Tens of thousands of spectators, 2.5 months on tour alongside Tom Jones, multiple venues such as an old Roman quarry, a castle, a festival and a racecourse - Neil McClafferty’s summer story is unlike most others.
Neil, an HND Sound Production student from West College Scotland, was lucky enough to secure an internship with Into The Ark, a soul band who reached the finals of The Voice UK and went on to support Tom Jones on his 2018 European tour. Neil’s main role was to mix the sound for Into The Ark during their performances on the tour, each one of which was showcased to tens of thousands of people. This size of audience was a far cry from any other sound work Neil had done, with his biggest audience previously being a few hundred people.
Neil says of his experience:
"Mixing in 10,000 capacity venues and festivals every few days taught me that I could not afford to make mistakes and I had to work at the highest standard and level in live sound mixing. The band had to sound at their best for every performance and it was my job to ensure that I could interpret the band's vision of how they wanted to sound to the audience."
It is clear that Neil is a strict professional and is truly passionate about the music industry. Having previously worked as a full-time musician, Neil decided to join West College Scotland to hone his skills in audio production, recording and live sound. Describing his time at West College Scotland as “a great experience” Neil says that the “great studio facilities” and “knowledgeable lecturers” were two of the aspects which particularly stood out for him.
On completion of his HNC in Sound Production, Neil had the opportunity to participate in an end of year exhibition with the creative industries department. It was this event which allowed Neil to showcase his skills, and he was quickly snapped up by Into The Ark after a recommendation from one of the event’s attendees. Neil jumped at the chance and spent two and a half months on tour with the band, receiving mentoring from Tom Jones’ sound crew in the process.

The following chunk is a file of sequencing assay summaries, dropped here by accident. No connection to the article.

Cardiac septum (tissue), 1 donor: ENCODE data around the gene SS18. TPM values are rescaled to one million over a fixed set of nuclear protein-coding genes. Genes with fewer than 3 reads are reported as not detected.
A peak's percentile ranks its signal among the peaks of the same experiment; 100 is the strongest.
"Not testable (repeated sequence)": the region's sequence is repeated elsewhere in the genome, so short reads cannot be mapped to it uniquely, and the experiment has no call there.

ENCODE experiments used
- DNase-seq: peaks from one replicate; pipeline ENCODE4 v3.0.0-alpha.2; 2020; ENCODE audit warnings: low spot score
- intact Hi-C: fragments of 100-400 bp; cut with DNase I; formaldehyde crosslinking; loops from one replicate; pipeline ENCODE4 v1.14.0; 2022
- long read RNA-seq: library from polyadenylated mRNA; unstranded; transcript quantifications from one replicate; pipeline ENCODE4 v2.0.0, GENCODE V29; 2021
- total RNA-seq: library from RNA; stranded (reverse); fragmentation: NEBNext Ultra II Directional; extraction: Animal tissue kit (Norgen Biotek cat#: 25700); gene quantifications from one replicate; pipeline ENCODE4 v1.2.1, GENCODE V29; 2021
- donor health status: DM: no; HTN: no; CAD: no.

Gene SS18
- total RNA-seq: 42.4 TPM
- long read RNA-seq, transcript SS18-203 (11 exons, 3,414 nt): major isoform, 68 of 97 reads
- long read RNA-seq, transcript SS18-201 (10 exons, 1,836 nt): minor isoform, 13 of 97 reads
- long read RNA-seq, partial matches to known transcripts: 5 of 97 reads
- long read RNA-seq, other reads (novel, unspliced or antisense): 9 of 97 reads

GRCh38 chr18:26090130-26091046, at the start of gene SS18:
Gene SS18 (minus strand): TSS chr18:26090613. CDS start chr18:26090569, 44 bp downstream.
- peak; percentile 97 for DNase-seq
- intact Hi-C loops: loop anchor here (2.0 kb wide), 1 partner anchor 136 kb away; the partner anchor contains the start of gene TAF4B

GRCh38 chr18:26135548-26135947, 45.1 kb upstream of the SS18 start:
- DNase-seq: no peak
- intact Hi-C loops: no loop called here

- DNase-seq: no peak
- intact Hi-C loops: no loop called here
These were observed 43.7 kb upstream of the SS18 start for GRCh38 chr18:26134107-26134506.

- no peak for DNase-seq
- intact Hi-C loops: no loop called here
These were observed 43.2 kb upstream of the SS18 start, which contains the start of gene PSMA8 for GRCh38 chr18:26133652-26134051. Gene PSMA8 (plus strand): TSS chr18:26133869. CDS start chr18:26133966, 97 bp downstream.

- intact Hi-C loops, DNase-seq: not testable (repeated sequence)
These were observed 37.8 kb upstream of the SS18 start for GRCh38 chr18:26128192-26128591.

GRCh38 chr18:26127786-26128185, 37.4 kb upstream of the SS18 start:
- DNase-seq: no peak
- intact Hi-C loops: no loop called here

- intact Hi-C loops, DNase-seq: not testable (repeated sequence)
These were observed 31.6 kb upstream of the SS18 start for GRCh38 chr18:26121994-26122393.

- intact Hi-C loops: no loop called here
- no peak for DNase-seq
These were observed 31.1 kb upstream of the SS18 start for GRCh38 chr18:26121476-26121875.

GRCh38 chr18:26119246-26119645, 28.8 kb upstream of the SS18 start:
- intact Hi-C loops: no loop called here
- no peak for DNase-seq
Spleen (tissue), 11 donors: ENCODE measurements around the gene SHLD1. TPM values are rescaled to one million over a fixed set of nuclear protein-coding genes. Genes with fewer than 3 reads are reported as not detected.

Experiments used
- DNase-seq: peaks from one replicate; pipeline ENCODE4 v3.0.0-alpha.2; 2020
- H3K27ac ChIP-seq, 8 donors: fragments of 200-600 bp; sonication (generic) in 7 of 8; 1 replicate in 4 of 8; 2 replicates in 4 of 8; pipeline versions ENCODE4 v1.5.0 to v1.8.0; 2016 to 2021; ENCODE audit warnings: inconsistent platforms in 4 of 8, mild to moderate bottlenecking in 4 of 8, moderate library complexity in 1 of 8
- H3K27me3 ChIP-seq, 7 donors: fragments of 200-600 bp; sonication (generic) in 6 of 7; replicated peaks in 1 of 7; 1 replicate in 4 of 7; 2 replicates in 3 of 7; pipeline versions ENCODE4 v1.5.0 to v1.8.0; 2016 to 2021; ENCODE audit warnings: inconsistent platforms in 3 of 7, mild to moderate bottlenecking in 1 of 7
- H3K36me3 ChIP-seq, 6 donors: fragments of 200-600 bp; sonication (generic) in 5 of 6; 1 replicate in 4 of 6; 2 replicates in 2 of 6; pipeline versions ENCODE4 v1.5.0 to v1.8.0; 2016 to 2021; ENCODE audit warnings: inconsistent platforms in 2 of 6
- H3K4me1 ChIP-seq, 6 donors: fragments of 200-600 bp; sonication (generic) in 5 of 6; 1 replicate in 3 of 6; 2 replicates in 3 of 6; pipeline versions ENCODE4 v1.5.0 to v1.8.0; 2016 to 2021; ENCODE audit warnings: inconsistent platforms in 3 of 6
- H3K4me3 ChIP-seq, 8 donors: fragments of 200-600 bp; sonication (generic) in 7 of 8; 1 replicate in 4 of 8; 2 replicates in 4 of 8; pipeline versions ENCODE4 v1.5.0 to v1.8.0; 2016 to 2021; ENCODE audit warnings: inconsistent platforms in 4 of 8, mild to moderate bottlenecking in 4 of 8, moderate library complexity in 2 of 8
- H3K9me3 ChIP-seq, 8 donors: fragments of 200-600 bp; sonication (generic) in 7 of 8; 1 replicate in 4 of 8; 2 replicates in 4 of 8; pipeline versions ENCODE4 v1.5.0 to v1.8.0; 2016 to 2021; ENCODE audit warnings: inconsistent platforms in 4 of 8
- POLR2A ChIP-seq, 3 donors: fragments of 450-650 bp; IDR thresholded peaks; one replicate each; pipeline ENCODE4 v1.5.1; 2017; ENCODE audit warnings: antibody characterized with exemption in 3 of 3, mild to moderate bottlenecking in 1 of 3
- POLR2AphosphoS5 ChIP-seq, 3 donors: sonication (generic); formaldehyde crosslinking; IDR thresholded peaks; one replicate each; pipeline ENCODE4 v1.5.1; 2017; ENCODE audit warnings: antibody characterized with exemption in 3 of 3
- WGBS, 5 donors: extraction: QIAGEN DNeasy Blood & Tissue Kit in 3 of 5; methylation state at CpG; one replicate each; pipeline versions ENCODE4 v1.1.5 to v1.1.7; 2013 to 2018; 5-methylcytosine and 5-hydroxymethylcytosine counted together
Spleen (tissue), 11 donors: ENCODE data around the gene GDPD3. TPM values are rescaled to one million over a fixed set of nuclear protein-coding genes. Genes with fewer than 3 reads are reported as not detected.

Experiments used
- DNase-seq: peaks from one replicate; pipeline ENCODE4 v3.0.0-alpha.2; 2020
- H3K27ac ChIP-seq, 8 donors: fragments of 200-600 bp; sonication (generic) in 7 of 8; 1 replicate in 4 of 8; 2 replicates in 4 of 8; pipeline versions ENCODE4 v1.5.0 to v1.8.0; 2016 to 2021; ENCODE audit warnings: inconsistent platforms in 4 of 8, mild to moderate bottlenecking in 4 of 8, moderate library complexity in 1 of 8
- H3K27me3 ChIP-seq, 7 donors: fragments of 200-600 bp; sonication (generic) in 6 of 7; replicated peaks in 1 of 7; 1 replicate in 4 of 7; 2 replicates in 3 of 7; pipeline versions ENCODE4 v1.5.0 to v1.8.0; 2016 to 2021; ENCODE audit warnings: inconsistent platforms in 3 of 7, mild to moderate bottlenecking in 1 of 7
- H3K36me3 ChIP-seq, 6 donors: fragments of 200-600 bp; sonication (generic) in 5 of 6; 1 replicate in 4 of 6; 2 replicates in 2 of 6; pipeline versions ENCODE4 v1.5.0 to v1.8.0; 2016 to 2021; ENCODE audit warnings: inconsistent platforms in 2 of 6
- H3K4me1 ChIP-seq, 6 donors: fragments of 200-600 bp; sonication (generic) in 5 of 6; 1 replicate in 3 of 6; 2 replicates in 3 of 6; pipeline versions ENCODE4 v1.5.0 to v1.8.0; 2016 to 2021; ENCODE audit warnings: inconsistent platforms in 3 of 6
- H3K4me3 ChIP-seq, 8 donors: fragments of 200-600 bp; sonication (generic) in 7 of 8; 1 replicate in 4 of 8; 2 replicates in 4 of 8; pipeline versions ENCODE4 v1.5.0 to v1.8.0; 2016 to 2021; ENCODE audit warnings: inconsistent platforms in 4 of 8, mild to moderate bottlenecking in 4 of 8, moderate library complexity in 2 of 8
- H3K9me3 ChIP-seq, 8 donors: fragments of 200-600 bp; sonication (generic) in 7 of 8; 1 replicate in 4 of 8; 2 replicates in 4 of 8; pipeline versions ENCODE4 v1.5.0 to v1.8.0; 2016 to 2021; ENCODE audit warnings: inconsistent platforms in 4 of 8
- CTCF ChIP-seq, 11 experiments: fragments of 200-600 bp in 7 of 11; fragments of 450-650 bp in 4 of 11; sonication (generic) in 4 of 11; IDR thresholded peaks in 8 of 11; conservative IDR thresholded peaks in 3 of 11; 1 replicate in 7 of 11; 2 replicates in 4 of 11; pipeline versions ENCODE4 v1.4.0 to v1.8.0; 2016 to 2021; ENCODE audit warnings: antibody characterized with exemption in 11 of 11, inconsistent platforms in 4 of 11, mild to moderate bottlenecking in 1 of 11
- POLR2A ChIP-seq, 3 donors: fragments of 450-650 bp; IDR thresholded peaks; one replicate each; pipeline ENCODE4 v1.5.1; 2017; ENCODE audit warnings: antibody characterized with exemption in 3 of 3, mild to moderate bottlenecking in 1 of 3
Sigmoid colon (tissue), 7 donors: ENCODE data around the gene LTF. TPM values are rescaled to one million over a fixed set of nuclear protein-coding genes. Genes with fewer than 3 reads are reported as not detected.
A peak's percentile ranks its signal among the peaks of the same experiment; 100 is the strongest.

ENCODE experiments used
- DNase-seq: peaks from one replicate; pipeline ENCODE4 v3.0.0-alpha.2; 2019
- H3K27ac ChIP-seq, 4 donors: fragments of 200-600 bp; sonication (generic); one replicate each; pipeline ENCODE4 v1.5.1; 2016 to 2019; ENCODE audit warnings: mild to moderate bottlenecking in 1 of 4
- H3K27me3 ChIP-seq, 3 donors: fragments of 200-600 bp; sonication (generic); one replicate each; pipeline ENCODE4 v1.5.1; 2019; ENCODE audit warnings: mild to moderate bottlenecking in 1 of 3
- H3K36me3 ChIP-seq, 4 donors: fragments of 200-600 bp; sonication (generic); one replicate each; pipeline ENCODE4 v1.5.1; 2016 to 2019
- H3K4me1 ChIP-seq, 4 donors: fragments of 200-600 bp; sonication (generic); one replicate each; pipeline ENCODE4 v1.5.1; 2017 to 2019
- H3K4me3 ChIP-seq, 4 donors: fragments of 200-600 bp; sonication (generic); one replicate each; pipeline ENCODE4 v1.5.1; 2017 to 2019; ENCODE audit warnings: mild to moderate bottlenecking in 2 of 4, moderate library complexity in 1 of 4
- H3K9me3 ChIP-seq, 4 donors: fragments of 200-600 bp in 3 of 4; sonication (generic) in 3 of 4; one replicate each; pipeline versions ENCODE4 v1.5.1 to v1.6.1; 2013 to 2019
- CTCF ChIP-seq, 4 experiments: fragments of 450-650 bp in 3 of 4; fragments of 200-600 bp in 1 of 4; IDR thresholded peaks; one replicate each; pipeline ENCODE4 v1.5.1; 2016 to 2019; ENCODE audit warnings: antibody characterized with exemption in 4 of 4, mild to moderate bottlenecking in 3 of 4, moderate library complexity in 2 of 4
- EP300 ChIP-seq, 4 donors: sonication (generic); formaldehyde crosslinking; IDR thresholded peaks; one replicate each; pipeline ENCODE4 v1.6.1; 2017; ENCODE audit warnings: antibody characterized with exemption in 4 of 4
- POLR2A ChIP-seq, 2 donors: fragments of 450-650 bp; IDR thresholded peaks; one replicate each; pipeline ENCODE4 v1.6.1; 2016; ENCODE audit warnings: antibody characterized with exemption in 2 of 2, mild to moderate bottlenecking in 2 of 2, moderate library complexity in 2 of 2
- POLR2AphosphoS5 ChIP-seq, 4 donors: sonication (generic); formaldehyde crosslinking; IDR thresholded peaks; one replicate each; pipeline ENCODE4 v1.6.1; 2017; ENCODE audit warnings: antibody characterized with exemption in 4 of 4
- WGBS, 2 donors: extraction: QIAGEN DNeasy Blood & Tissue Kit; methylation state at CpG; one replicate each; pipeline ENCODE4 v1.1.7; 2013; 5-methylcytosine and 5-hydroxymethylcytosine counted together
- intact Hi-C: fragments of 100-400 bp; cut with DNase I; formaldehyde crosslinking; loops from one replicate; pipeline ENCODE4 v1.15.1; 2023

Neil’s professionalism and work ethic undoubtedly led to him being selected, as well as the knowledge and skills he had acquired and honed at West College Scotland:
"All of the skills that I had been taught on the course were very relevant to the job, i.e. sound engineering and mixing skills, personal skills such as communication, organisation, planning and IT skills."
Ian Campbell, Neil’s Curriculum Enhancement Lecturer, says:
"What makes Neil’s story so remarkable is that he went from doing a few very small live sound events to mixing in arenas and festivals overnight, something which is unheard of in the live sound industry."
With his overall aim being to own a studio, it is evident that Neil is doing everything in his power to get there. We wish Neil the best of luck on his HND and in his future career.
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